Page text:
The Young Poisoner's Handbook Truly amoral movies provide a special, kinky pleasure — they can put you in touch with your inner scoundrel — and the first feature film… The Young Poisoner's Handbook Truly amoral movies provide a special, kinky pleasure — they can put you in touch with your inner scoundrel — and the first feature film… Unrated PT99M Mystery and Thriller Hugh O'Conor Ruth Sheen
Movie Review

The Young Poisoner's Handbook (1996)

MPAA Rating: Unrated
EW's GRADE
A-

Details Rated: Unrated; Length: 99 Minutes; Genre: Mystery and Thriller; With: Hugh O'Conor and Ruth Sheen

Truly amoral movies provide a special, kinky pleasure — they can put you in touch with your inner scoundrel — and the first feature film from writer-director Benjamin Ross has this ticklish deviousness; it's like a Charles Addams cartoon directed by Hitchcock. Based on the early-1960s case of Graham Young, a teenager from the London suburbs who became obsessed with poisoning people, The Young Poisoner's Handbook seduces us into viewing the most appalling acts with smirky, jaundiced detachment. After racking up several victims (including his own stepmother), Graham is apprehended, sent to a state mental hospital, and ''rehabilitated'' by a staff psychiatrist — at which point he returns to society and promptly resumes poisoning. As Graham, Hugh O'Conor, with his big, dark, unblinking eyes (he looks like a handsome owl), almost convinces you that homicide is a reasonable extension of adolescent rebelliousness. He's Holden Caulfield with a toxicology fetish.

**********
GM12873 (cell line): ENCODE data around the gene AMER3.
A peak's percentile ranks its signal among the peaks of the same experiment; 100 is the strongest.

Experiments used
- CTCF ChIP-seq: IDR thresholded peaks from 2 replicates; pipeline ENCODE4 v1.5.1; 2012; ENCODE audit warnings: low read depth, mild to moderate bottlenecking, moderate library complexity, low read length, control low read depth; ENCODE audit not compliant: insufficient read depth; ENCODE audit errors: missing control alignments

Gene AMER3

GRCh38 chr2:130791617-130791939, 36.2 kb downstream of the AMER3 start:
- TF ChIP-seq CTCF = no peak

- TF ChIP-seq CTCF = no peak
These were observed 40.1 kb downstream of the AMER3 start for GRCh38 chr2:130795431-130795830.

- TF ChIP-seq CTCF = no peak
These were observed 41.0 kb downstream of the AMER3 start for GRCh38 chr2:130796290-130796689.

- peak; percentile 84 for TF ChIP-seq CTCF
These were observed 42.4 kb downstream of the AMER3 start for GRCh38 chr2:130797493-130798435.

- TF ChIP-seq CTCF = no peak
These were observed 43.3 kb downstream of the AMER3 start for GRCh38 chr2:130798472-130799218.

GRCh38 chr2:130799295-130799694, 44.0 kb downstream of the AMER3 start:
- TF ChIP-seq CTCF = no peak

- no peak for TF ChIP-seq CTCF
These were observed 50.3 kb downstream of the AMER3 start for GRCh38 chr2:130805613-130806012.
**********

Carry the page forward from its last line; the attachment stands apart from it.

Originally posted Mar 29, 1996 Published in issue #320 Mar 29, 1996 Order article reprints
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